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Virginia Woolf, T.S. Eliot, and Geoffrey Chaucer Loved to Google

May 10, 2009

I’m going to be honest to you, Internet, about something. I don’t understand Twitter, nor will I ever. I have no desire to update friends and family on the errata of my everyday existence. This is the sort of critique likely given by my grandparents. But then again, maybe not. Apparently our favorite Internet-ing verbs have been in our lexicon for a little too-long. It’s nice to know that if we were to say that we live in a “twittering world” that T.S. Eliot has already beaten us to it in “Burnt Norton.” (1936) Can you imagine his Twitter feed? His “tweets?” “He do the Policemen in Different Voices” is certainly less than 140 characters. Either that, or he’d be quietly complaining about his miserable (read: non-existent) sex life with wife, Vivienne.

Eliot wasn’t the only one ahead of his time though. Both Virginia Woolf and Chaucer (who has hath a blog for years) used the verb “blackberrying” which I never thought was a verb outside of our contemporary parlance. The OED would like to tell me otherwise:

black{smm}berrying, vbl. n
The gathering of blackberries.

Simple and idyllic enough, don’t you think? Let’s turn to Chaucer’s The Pardoner’s Prologue to explore the implications of this usage:

I rekke nevere, whan that they been beryed,
Though that hir soules goon a-blakeberyed! (405-6)

The Riverside Chaucer glosses “goon a-blakeberyed” as “to go blackberry picking,” which holds pretty true to the OED definition. Really though, reading a little more deeply into it, the Pardoner is trying to prevent souls from wandering off carelessly, as apparently “blackberrying” is a carefree activity.

Virginia Woolf’s use in The Waves is a little bit eery when we consider what “Blackberrying” means for us today:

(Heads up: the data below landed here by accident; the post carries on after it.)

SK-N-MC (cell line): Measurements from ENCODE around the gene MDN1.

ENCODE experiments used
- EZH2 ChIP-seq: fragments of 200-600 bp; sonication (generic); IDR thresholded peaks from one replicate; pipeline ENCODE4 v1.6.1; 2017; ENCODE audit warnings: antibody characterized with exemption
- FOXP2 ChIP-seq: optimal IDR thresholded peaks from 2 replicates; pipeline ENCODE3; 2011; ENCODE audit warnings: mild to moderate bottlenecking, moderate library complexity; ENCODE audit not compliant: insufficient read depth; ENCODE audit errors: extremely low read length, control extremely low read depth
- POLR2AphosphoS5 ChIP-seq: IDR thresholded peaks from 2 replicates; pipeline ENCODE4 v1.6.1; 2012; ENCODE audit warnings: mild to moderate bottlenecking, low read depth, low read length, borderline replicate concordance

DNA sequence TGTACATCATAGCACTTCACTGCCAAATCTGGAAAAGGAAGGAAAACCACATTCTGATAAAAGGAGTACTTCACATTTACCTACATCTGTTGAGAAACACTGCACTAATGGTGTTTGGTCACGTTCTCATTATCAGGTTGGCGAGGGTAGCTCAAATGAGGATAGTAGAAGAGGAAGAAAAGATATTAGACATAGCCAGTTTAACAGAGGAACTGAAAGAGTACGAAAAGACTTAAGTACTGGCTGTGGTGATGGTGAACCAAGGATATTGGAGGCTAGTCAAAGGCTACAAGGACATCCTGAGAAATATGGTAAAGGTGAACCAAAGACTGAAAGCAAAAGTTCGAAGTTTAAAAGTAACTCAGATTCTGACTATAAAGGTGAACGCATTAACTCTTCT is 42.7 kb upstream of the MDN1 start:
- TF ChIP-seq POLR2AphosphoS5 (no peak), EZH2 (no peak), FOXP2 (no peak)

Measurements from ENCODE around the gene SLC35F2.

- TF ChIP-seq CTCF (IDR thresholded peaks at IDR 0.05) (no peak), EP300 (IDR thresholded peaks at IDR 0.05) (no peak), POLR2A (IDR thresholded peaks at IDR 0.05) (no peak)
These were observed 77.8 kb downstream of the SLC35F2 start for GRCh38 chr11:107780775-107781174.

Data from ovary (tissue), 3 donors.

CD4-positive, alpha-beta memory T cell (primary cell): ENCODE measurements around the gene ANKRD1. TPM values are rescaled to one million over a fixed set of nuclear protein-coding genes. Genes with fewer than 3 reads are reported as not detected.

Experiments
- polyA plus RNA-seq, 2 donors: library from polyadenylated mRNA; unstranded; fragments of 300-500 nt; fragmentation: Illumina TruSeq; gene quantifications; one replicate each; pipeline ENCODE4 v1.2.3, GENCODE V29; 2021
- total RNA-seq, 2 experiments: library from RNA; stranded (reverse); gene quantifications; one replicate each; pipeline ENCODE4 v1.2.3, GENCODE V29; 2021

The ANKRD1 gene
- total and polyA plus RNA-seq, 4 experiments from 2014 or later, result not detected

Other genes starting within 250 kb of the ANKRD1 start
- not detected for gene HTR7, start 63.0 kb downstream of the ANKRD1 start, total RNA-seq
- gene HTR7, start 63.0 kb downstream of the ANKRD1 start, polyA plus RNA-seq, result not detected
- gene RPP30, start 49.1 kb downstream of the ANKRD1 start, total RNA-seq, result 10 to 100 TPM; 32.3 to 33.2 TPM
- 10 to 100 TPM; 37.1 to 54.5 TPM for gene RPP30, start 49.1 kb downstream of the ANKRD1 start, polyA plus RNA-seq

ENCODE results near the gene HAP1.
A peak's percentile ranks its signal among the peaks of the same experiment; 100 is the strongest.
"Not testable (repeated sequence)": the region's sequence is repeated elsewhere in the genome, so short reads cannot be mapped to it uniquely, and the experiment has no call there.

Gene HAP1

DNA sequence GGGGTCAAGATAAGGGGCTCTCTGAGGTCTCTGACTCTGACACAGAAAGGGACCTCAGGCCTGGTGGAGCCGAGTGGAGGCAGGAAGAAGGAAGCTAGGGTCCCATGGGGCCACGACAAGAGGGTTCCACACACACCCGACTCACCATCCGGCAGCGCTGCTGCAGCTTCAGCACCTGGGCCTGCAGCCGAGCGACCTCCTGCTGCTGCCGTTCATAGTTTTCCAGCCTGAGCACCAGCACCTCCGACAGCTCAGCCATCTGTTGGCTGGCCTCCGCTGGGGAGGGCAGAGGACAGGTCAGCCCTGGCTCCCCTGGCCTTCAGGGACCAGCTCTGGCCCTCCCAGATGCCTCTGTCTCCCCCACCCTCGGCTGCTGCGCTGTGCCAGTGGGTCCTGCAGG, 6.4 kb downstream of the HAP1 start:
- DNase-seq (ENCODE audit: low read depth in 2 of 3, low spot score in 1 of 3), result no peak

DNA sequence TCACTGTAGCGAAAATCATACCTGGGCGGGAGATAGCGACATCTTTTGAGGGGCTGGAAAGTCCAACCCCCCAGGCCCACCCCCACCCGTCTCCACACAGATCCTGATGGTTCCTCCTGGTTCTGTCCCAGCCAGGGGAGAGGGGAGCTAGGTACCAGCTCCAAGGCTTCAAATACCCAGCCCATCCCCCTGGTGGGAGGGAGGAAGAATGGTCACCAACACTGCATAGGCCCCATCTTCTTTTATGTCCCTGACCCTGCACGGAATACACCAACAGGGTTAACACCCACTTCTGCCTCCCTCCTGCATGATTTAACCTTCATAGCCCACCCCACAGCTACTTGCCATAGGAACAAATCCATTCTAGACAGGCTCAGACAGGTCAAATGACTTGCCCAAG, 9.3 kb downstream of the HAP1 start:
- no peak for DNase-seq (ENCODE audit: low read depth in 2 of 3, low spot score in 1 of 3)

one has to say that though it is tempting now and then to go blackberrying; tempting to play ducks and drakes with all these phrases.(260)

“Blackberrying” here certainly takes on the carefree connotation of Chaucer: blackberry picking as means of escape. What is so great about this usage is its proximity to “play[ing] ducks and drakes with…phrases.” When we send text messages (or Twitter, like Eliot) we are constantly modifying our language to fit within the technological constraints. From this we end up with a myriad of great acronyms (BRB, LOL, etc.) and an entire language of abbreviations (or better known to the valley girl variety as “abbreves,” How ADORBS!). In a completely impossible way, Woolf seems to predict the linguistic effect that “Blackberrying” has on our lexicon, both written and spoken. In reality, the phrases that Bernard (the character who thinks/speaks this in The Waves) is trying to subvert are the ones that turn his life into a dull succession of impersonal anti-climatic sentences from an unoriginal biographer.

Bernard is “blackberrying” to escape. Isn’t that what we all do? To escape standing alone before the concert we’re about to see? To escape our present reality by informing our friends not present on our latest status?

Gotta love chronologically impossible foresight…unless they all had a time-machine…

One Comment leave one →


  1. Canterbury

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